En Stoemelings: Cuvee Houdini

As part of my “soon” to be released thoughts on a “recent” trip to Belgium I thought I would do a quicker write-up, about a lovely beer from a lovely new brewery located in Brussels, that might help clear my mind.

En Stoemelings is the most recent brewery to startup within Brussels. Sandwiched between parks and train stations in the Marolles neighborhood in southwest Brussels; En Stoemelings is a small space with a 250L system that is cooking up some amazing bottle conditioned beers.

Sam, Denys and their crew have created some very exceptional recipes and are already producing some very high quality beer after a short “start-up” stint in their home kitchens. Having tasted several of their offerings I can say they bring a marvelous and subtle touch with their takes on modern and old styles. For example their “BBQ Beer” was a take on mass produced light beer and it had some of the most interesting tasting notes on a beer I think I’ve ever had.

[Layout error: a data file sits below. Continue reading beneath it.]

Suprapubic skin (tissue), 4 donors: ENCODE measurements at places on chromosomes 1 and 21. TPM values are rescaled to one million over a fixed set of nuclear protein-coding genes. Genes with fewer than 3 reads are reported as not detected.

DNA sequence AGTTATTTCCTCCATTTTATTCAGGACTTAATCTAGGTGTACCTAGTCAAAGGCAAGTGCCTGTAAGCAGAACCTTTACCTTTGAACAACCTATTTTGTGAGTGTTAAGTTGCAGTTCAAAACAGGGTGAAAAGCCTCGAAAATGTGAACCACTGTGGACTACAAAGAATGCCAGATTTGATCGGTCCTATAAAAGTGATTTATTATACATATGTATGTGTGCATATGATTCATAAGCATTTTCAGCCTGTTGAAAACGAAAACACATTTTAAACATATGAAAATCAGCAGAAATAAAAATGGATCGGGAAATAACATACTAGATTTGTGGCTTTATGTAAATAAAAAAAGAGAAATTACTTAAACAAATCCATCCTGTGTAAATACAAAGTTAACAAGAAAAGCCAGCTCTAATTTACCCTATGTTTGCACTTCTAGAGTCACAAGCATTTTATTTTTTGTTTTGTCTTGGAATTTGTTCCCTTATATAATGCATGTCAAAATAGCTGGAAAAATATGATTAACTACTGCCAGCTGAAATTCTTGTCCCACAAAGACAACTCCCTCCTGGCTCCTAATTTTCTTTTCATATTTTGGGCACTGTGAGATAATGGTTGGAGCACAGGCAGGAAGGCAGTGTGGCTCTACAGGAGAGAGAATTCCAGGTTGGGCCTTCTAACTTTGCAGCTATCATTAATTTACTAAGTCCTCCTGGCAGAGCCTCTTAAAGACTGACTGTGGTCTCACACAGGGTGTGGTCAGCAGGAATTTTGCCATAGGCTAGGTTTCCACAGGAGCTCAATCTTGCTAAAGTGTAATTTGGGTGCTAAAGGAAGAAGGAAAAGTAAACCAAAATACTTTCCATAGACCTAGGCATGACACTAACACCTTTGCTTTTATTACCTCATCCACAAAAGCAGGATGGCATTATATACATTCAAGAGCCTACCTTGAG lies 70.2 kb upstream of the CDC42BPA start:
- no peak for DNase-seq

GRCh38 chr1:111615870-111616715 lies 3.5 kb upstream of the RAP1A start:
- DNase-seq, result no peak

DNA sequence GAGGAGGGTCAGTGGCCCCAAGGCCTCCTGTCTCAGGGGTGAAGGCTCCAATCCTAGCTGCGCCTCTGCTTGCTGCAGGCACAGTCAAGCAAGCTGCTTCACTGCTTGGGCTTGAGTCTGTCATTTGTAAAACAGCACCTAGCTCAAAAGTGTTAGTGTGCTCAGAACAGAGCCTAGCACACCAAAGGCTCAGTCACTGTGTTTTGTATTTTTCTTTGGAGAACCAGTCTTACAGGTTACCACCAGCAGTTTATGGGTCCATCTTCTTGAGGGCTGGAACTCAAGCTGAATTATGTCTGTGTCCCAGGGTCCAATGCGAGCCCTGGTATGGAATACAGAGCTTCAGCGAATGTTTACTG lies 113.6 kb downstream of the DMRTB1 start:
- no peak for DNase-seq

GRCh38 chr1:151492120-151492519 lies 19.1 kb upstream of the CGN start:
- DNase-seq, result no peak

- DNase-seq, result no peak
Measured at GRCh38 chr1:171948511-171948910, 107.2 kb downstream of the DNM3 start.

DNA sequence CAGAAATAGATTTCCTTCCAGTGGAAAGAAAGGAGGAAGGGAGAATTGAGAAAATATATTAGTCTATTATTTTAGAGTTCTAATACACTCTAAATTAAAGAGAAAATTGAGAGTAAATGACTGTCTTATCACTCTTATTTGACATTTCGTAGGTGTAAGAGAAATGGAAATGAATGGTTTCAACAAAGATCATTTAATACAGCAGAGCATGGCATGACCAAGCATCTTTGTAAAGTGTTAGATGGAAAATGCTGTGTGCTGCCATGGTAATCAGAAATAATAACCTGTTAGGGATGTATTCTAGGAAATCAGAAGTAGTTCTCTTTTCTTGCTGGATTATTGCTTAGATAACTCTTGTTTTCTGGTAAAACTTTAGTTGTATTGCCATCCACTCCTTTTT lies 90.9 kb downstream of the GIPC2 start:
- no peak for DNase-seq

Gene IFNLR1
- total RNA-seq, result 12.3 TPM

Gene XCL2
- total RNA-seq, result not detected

Many North American drinkers could use some eye-opening on subtle beer and Brussels is a great place to experience that. And in that focus En Stoemelings is king as their small img_20160903_174931direct-fired system is capable of imparting lovely caramel notes into every batch and bottle conditioning allows them to create such perfect soft texture to accentuate any style.